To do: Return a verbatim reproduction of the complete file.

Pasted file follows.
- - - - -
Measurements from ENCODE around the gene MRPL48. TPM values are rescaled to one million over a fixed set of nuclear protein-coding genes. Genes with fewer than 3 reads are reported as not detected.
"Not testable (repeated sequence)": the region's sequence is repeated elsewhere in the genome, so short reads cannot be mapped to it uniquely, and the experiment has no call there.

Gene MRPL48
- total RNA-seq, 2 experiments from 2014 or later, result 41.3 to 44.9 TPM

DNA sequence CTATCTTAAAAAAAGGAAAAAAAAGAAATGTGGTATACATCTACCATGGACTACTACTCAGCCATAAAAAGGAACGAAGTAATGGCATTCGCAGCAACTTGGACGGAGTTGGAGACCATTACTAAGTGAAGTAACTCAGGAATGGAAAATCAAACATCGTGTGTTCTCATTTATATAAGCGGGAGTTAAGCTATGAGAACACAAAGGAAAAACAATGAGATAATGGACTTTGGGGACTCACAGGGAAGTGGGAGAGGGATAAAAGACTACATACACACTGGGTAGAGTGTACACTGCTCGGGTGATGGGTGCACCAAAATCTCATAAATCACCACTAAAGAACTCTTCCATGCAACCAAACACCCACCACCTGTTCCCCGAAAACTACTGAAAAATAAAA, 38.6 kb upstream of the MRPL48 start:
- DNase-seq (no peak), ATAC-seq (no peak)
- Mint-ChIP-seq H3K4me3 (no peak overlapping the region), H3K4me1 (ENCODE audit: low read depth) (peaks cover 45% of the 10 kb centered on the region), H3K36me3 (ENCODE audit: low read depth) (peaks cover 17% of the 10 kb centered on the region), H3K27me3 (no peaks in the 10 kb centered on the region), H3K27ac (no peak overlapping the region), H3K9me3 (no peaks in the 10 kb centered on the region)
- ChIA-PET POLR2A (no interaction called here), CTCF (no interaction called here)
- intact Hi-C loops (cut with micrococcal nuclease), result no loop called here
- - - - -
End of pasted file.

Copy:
Measurements from ENCODE around the gene MRPL48. TPM values are rescaled to one million over a fixed set of nuclear protein-coding genes. Genes with fewer than 3 reads are reported as not detected.
"Not testable (repeated sequence)": the region's sequence is repeated elsewhere in the genome, so short reads cannot be mapped to it uniquely, and the experiment has no call there.

Gene MRPL48
- total RNA-seq, 2 experiments from 2014 or later, result 41.3 to 44.9 TPM

DNA sequence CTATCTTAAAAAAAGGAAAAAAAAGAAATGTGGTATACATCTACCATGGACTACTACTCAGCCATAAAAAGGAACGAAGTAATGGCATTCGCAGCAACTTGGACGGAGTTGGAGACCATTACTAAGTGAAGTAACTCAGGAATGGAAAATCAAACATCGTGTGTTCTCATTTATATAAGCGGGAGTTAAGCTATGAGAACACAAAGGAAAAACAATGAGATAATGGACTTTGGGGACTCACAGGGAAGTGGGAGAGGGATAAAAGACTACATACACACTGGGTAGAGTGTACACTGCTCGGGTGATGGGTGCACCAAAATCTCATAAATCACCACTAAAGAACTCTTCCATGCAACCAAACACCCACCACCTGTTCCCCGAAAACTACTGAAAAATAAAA, 38.6 kb upstream of the MRPL48 start:
- DNase-seq (no peak), ATAC-seq (no peak)
- Mint-ChIP-seq H3K4me3 (no peak overlapping the region), H3K4me1 (ENCODE audit: low read depth) (peaks cover 45% of the 10 kb centered on the region), H3K36me3 (ENCODE audit: low read depth) (peaks cover 17% of the 10 kb centered on the region), H3K27me3 (no peaks in the 10 kb centered on the region), H3K27ac (no peak overlapping the region), H3K9me3 (no peaks in the 10 kb centered on the region)
- ChIA-PET POLR2A (no interaction called here), CTCF (no interaction called here)
- intact Hi-C loops (cut with micrococcal nuclease), result no loop called here